Mortgage bond cost
Bonding for mortgage brokers
Arizona commercial and non-commercial mortgage broker bonds have two possible amounts. These amounts ($10,000 and $15,000) depend on the type of investors to which the agency provides its services. If investors are institutional investors, the bond amount is $10,000, but if investors are both institutional and non-institutional, the bond amount is $15,000. If you are unsure of your investors’ institutional status, the term ‘institutional investor’ is defined in the ARIZONA Revised Statutes, Title 6, Section 903.
The cost of this specific type of bond is based on the applicant’s credit report. With good credit, clients could pay as low as $100!
Bonding for bankers
The amount of Arizona commercial and non-commercial mortgage banker bonds vary depending on the base of the licensee’s total assets and the unpaid balance of loans contracted at the end of the previous fiscal year.
For a base of $1 million or less, the bond amount starts at $25,000 for the first $500,000 of the base. For every $100,000 of base over the initial $500,000, $5,000 is added to the bond amount. For a base between $1,000,001 and $10 million, the bond amount starts at $50,000, and for each $1.8 million of base over the initial $1 million, $5,000 is added to the bond amount. For a base between $10,000,001 and $100 million, the bond amount starts at $75,000, and for each $18 million of base over the initial $10 million, $5,000 is added. For a base of $100 million or more, the bond amount is set at exactly $100,000.
Mortgage brokers are defined by the state of Arizona as any person that makes or negotiates a residential mortgage loan for compensation. The Arizona Department of Financial Institutions requires mortgage brokers to be bonded for the protection of the clients they work with. The surety bond ensures that mortgage brokers follow all rules and regulations stated in the Arizona Revised Statutes. Some unlawful acts include:
- paying an unlicensed mortgage professional or employing a private contractor
- delaying the closing of a loan, which results in increased costs for the client
- requiring a client to take on a loan in the amount of $200,000 and, therefore, blocking the client from taking another loan out elsewhere
These unlawful acts are just a few of the many listed in the statutes. If a principal (mortgage broker) violates any of these provisions and a consumer brings a valid claim against the bond, the principal is responsible for reimbursing the surety for any damages paid out.
Commercial Broker Information
Commercial mortgage brokers are defined by the state of Arizona as any person who makes or negotiates a commercial mortgage loan for compensation. The Arizona Department of Financial Institutions requires that an ARIZONA commercial mortgage broker surety bond be posted in order to protect all clients of the commercial mortgage broker. Commercial mortgage brokers work exclusively with non-residential mortgage loans. Prohibited acts under this bond include:
- illegally recording any document
- issuing or negotiating a loan for a property that does not exist
- failing to account for all monies belonging to clients
Mortgage bankers, as defined in the Arizona Revised Statues, make or negotiate mortgage banking loans for residential properties. By posting an Arizona mortgage banker bond, the principal (mortgage banker) states that he or she will follow all rules and regulations stated in the Arizona Revised Statues. Some of these laws prohibit:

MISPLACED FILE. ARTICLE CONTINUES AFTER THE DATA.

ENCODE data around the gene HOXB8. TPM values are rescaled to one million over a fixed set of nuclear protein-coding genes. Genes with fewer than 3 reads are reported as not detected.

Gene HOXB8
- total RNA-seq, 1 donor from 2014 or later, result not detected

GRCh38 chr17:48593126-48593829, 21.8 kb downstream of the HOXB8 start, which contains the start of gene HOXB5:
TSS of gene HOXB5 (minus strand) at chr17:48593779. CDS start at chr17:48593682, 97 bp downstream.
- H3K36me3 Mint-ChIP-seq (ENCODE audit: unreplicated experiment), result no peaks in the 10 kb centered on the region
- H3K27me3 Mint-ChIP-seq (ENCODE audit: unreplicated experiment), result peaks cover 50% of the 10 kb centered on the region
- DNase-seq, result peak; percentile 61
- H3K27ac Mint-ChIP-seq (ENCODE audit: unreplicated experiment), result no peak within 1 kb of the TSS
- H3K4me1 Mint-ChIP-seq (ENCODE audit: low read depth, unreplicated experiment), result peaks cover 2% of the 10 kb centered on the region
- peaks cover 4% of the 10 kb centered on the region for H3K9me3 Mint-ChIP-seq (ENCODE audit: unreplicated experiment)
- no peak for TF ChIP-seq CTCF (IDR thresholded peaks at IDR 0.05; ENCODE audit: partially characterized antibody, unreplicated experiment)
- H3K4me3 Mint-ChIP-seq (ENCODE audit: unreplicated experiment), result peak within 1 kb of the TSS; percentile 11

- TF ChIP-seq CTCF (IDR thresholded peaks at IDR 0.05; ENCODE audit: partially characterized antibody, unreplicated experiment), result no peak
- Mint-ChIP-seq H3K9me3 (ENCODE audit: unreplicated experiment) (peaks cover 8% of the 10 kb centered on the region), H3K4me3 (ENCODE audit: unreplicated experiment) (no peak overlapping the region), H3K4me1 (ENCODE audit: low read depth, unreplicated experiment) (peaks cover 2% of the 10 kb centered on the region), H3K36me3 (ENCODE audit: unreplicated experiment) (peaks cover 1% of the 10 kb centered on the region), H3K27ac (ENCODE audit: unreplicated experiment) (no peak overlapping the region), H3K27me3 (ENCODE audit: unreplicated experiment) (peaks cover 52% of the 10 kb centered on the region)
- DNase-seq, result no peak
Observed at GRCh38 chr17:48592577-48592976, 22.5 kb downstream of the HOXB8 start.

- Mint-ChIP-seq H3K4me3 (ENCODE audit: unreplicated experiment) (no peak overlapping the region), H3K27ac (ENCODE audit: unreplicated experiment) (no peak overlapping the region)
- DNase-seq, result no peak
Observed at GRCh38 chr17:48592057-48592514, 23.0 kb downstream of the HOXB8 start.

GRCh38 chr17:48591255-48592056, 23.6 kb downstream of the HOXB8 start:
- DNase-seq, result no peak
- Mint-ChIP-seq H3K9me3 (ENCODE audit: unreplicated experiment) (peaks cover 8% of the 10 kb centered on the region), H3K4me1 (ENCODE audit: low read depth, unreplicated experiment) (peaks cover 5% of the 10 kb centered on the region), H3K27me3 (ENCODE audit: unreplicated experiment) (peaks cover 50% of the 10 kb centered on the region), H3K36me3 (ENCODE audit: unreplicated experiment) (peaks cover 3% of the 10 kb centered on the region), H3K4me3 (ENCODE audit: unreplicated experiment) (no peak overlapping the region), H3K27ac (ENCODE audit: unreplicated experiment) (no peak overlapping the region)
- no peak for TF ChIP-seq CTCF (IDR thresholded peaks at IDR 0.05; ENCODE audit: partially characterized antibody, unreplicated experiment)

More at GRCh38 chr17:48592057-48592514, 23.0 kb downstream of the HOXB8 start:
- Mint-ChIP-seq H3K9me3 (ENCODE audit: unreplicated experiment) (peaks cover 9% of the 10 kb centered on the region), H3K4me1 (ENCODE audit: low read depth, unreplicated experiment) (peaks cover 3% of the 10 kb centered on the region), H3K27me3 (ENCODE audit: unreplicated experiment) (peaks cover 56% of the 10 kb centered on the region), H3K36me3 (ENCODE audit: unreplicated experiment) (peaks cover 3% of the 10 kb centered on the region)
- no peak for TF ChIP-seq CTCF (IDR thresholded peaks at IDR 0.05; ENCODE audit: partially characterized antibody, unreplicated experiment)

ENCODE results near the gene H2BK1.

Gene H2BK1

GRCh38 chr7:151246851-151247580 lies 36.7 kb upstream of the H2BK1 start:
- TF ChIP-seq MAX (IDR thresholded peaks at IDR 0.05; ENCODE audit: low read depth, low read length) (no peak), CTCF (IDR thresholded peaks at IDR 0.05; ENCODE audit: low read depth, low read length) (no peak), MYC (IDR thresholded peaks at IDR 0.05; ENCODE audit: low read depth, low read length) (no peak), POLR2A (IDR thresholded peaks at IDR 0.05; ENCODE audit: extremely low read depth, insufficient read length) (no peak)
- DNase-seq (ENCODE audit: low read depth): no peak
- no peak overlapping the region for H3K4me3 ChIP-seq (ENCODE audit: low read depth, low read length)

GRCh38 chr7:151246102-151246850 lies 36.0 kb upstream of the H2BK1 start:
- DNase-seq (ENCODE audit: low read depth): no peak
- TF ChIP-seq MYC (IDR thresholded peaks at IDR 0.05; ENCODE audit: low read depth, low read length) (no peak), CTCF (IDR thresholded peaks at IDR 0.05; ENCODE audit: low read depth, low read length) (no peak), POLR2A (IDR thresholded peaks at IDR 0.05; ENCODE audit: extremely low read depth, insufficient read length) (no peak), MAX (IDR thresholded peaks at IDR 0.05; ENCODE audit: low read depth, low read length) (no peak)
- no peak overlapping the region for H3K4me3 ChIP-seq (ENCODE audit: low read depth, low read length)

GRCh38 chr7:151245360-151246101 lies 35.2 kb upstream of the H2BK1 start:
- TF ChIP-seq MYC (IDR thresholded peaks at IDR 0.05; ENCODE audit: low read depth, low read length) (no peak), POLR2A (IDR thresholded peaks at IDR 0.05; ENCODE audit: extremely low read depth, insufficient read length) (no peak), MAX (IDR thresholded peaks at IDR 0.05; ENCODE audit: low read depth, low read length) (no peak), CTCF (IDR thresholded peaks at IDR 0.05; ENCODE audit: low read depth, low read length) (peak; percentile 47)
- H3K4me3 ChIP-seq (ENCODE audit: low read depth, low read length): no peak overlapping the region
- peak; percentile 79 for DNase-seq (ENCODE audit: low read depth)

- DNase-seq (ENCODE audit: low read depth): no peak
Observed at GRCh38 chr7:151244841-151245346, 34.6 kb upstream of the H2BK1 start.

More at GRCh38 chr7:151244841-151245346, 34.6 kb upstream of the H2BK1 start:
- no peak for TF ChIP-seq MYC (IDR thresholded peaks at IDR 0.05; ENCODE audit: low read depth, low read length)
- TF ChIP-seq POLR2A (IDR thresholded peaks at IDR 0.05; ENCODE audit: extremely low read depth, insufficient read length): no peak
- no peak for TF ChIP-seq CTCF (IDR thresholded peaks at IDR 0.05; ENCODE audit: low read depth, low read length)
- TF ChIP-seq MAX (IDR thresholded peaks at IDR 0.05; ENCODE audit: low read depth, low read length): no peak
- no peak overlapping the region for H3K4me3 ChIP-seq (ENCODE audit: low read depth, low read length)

- making a false promise or concealing any material fact dealing with a loan
- filing any document with blank spaces that are to be filled in after the document has been signed
- making any false statements about charges, rates or conditions
Commercial Mortgage Banker Information
Commercial mortgage bankers are defined as any person who is engaged in the origination, servicing, making or negotiating of commercial mortgage loans. When a principal (commercial mortgage banker) posts an Arizona commercial mortgage banker bond, he or she agrees to protect clients’ rights and to follow all rules, laws and regulations stated within the Arizona Revised Statutes. Some of these laws include:
- only acting as a commercial mortgage banker while licensed in the state
- not combining monies from multiple borrowers for loans
- not acting as a commercial mortgage banker for two or more companies without consent from both companies
Professionals bond details
All Arizona mortgage professional bonds are continuous until canceled. If for any reason a surety decides to cancel one of these bonds, the surety must notify the obligee and the principal 30 days prior to cancellation.Because all of these bonds share the same bond form, it is important to mark which license type you’re applying for. If you plan on applying for multiple licenses, a separate bond form must be filed for each one.
Become a professional
Getting bonded is just the first step to becoming a licensed mortgage professional in Arizona. Here are a few materials that you will need to obtain and submit with your license application:
- full credit report
- business and personal financial statements
- background check
- other trade names in the mortgage field
- bank account records
Not all of these are required for each license type, so it is important to follow the specific checklists that can be found on each individual application.Take the first step in getting licensed by filling out our online bond request form today!
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- Arizona Department of Financial Institutions Mortgage industry
- Arizona Department of Financial Institutions Forms and Fees
- Arizona Department of Financial Institutions Surety Bond form
- NMLS Resource Center State Licensing Requirements ARIZONA
- ARIZONA Revised Statutes, Title 6 – Banks and Financial Institutions